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Make Mulch

Enrich Garden Soil Naturally

GB_1014_NaturalMulchHomeowners with gardens have many natural, organic and sustainable options for mulching, which enriches soils with nutrients, helps retain moisture and controls weeds. In most regions, many types of trees can provide ingredients. In northern areas, ridding the yard of fall leaves yields a natural mulch.

Apply ground-up leaves, especially from mineral-rich oak and hickory trees, so they biodegrade by growing season. OrganicLandCare.net suggests choosing from double-ground and composted brush and yard trimmings; hemlock, pine, fir and Canadian cedar; and recycled ground wood.

Using a lawnmower with a high blade height or switching to a serrated-edged mulching blade can chop leaves into tiny fragments caught in an attached bag. The National Turfgrass Federation notes, “A regular mower may not shred and recirculate leaves as well as a mulching blade.” Shredded leaves also can filter through grass and stifle springtime dandelions and crabgrass, according to Michigan State University research studies.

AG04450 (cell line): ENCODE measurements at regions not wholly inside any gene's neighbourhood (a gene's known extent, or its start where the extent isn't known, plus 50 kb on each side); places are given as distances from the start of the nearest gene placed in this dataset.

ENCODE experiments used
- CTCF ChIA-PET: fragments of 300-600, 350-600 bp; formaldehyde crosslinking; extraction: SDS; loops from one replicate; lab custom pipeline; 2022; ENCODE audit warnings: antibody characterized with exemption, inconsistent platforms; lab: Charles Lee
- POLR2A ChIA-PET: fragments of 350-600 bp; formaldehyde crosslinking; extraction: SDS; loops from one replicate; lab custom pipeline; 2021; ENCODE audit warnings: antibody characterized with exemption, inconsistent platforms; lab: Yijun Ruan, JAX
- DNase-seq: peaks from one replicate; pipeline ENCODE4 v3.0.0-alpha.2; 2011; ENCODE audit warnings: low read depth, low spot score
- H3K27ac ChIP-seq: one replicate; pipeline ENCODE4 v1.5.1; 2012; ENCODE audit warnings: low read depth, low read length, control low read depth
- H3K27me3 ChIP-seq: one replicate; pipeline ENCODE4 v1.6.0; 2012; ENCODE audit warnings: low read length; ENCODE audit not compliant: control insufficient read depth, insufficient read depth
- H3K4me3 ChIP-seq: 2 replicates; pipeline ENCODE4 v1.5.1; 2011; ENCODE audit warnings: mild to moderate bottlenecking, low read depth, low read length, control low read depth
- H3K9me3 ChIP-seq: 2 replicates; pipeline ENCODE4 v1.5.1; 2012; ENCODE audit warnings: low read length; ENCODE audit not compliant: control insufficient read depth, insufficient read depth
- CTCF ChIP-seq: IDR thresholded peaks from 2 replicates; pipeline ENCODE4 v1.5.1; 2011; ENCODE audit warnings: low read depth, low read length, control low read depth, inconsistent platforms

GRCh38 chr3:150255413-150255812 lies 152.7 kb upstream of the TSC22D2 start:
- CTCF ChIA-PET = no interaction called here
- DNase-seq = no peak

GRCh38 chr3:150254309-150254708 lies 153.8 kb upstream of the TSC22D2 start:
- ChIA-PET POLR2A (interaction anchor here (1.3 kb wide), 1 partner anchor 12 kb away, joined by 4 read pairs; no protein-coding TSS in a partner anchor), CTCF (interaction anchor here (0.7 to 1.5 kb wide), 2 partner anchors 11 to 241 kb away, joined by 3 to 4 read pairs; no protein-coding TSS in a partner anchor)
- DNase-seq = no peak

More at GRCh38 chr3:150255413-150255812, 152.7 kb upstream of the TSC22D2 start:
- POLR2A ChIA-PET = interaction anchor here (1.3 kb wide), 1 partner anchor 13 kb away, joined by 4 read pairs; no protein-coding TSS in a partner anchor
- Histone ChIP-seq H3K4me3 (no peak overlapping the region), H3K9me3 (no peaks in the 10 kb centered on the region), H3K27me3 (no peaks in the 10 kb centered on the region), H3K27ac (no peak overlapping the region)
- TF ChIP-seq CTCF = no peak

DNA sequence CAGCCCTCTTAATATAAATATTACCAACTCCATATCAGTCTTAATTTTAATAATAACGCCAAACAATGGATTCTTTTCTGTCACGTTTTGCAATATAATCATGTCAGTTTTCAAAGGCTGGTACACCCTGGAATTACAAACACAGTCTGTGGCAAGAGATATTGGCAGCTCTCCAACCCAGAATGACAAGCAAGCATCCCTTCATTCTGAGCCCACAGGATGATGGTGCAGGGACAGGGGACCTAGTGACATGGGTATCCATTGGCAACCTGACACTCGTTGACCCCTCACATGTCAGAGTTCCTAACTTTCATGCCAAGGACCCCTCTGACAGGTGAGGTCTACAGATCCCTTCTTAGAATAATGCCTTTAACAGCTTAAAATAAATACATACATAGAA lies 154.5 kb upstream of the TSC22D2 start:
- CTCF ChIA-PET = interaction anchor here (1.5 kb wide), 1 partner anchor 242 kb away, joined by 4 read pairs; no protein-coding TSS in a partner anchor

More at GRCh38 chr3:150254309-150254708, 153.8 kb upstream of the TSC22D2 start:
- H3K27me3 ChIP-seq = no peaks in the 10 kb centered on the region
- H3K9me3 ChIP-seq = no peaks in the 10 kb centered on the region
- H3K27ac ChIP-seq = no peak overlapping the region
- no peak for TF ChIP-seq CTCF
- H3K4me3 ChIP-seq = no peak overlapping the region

Ground-up parts of many other plants can also provide natural mulch in their native regions. AudubonMagazine.org cites cottonseed hulls and peanut shells in the Deep South, cranberry vines on Cape Cod and in Wisconsin bogs, Midwest corncobs and pecan shells in South Carolina.

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